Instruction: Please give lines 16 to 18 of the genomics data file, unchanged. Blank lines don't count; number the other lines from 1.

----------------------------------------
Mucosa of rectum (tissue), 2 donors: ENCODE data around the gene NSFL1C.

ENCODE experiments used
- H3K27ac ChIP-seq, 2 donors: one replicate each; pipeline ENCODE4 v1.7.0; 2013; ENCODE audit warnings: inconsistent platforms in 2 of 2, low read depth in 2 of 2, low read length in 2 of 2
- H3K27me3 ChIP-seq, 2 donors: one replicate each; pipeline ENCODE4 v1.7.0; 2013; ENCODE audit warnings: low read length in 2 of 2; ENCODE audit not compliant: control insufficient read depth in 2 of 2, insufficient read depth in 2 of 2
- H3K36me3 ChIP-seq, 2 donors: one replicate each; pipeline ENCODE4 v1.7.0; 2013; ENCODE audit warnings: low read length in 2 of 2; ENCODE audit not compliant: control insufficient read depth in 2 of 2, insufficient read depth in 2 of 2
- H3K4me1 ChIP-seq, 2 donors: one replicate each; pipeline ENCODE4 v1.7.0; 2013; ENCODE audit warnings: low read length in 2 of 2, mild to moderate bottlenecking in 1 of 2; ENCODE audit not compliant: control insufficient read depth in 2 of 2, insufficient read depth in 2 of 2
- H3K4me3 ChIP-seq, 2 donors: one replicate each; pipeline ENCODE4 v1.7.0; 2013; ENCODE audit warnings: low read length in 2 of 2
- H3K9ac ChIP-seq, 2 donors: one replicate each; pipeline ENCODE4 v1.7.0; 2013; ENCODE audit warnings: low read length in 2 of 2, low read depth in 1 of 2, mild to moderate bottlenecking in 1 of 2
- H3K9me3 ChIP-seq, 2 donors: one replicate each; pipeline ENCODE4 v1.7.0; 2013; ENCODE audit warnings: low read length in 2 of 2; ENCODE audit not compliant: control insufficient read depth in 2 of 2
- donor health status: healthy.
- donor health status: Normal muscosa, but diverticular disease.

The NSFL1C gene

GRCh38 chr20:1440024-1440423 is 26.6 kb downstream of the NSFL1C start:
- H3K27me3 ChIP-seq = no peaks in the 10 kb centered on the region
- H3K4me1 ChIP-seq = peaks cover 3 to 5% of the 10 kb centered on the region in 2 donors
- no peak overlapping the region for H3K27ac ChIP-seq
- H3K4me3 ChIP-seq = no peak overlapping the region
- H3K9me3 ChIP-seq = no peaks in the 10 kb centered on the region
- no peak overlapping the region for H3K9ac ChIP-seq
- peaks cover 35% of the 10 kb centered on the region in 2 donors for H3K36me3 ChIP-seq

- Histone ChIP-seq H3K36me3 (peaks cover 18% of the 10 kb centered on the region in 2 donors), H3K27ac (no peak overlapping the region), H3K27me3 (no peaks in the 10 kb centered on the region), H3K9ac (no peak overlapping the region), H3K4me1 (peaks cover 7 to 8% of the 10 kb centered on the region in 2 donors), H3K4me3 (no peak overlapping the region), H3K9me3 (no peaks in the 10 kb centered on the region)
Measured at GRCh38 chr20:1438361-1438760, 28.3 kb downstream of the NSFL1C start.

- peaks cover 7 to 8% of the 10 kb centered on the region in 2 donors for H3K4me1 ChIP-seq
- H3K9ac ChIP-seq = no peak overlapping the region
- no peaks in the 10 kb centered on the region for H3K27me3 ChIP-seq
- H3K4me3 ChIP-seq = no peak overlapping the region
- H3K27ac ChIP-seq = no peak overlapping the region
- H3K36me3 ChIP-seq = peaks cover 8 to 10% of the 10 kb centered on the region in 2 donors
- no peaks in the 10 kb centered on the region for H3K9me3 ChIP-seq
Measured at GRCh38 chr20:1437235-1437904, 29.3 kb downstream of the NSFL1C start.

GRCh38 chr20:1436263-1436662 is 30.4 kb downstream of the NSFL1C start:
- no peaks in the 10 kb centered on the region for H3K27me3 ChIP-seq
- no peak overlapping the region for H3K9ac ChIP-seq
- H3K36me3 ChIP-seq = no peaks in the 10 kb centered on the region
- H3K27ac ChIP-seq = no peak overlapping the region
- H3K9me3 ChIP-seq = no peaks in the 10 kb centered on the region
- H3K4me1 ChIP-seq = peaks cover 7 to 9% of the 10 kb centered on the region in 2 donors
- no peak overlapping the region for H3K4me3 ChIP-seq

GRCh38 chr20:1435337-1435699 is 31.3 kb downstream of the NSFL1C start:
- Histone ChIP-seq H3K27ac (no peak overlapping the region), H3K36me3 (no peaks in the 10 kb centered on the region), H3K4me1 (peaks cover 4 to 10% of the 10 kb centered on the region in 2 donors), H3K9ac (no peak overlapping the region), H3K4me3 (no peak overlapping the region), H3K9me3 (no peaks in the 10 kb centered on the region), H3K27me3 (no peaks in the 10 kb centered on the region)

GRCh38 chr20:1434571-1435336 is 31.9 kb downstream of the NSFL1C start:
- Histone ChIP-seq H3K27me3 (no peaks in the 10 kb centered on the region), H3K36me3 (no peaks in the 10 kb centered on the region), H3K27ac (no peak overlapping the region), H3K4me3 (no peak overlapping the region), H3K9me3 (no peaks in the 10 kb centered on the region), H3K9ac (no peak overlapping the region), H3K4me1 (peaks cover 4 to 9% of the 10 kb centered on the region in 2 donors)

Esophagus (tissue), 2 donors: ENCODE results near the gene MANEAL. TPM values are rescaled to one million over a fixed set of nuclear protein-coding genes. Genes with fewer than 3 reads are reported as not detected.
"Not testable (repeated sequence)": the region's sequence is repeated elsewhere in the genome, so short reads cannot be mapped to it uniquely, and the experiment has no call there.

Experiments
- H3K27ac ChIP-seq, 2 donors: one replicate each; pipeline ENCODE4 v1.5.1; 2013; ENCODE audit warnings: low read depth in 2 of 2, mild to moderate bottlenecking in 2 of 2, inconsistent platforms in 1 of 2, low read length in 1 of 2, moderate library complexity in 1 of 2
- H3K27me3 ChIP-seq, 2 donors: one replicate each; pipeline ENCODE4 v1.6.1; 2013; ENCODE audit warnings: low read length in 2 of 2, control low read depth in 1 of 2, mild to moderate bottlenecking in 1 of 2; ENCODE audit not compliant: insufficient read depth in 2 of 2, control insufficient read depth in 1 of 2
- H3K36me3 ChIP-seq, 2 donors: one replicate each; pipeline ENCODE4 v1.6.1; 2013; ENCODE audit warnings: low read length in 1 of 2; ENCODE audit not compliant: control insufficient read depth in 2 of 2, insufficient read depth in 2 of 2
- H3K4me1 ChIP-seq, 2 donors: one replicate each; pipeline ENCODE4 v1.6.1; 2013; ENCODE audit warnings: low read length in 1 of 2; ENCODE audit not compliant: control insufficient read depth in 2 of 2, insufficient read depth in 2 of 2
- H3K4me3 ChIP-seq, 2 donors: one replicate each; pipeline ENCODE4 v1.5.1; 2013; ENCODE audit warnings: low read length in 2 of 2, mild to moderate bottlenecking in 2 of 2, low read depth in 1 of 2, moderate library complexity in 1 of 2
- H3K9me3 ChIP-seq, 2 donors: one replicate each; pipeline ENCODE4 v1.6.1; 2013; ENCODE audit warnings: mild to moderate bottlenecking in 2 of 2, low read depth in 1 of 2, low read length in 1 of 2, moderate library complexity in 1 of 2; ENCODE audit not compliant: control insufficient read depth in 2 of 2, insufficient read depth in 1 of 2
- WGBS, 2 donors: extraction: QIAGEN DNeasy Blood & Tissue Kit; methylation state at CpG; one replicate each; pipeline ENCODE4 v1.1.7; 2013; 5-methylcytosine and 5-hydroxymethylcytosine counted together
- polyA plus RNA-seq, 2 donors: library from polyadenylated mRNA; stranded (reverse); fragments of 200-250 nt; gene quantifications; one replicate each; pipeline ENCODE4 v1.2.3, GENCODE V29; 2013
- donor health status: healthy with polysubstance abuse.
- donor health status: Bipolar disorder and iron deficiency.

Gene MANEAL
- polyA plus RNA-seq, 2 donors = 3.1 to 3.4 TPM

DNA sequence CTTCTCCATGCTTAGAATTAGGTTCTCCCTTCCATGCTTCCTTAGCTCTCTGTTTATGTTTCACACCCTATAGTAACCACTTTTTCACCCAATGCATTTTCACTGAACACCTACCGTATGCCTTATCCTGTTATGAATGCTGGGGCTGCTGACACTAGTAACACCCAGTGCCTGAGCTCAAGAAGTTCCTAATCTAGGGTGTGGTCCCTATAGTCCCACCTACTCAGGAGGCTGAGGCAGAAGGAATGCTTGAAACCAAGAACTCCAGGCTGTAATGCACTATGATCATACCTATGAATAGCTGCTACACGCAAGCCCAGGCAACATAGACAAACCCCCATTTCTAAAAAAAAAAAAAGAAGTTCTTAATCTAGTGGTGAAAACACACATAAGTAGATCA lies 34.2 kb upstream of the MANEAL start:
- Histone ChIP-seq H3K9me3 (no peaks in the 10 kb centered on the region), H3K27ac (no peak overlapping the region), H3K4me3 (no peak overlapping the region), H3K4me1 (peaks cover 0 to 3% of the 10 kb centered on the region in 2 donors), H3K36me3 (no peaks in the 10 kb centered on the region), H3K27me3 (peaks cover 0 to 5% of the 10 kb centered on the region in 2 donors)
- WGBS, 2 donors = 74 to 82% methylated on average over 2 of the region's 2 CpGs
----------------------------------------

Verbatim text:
- no peak overlapping the region for H3K27ac ChIP-seq
- H3K4me3 ChIP-seq = no peak overlapping the region
- H3K9me3 ChIP-seq = no peaks in the 10 kb centered on the region